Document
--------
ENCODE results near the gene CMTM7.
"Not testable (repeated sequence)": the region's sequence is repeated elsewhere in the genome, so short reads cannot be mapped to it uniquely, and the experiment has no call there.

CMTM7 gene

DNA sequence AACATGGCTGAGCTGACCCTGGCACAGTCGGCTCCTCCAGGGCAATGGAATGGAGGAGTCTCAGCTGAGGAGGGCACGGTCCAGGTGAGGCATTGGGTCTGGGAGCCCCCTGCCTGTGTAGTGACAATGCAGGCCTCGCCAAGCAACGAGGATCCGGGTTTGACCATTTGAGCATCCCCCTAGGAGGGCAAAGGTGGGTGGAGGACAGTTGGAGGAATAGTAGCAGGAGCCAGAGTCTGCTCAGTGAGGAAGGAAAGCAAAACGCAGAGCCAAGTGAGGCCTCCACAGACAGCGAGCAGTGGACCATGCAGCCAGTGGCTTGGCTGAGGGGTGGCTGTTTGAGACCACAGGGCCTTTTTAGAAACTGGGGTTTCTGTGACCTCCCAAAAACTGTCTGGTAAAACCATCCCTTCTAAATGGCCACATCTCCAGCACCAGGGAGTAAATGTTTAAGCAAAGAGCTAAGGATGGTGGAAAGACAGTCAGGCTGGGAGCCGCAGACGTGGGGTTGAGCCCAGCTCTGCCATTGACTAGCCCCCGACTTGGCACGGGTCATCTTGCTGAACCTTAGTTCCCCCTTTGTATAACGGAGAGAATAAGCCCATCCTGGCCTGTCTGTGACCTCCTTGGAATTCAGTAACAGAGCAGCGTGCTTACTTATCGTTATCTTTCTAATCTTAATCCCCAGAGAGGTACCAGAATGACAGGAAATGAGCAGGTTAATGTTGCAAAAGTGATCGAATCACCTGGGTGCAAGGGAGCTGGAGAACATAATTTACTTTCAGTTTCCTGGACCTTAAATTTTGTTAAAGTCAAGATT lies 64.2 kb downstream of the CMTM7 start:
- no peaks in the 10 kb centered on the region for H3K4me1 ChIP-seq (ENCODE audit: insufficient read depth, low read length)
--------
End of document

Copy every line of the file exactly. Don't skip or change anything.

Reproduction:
ENCODE results near the gene CMTM7.
"Not testable (repeated sequence)": the region's sequence is repeated elsewhere in the genome, so short reads cannot be mapped to it uniquely, and the experiment has no call there.

CMTM7 gene

DNA sequence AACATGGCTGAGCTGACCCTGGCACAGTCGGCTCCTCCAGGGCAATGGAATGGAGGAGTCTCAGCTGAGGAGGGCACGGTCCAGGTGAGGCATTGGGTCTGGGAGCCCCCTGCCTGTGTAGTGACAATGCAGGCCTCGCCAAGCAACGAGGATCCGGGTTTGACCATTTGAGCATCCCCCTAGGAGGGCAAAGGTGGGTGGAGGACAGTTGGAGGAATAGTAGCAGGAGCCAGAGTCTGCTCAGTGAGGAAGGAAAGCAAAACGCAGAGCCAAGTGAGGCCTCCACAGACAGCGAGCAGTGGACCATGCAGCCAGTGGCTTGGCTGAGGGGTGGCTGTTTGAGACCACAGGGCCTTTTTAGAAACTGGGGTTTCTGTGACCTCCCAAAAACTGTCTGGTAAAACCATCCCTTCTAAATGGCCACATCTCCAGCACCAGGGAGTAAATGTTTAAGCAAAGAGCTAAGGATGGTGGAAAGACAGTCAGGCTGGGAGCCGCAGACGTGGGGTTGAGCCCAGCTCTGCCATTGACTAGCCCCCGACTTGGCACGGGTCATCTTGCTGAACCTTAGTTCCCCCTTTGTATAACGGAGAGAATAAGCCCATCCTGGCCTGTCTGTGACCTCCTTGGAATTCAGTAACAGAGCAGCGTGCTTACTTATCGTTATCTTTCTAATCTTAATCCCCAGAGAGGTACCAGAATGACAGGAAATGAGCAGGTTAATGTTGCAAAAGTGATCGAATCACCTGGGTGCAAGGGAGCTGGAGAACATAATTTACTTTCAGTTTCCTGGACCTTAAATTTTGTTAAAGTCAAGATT lies 64.2 kb downstream of the CMTM7 start:
- no peaks in the 10 kb centered on the region for H3K4me1 ChIP-seq (ENCODE audit: insufficient read depth, low read length)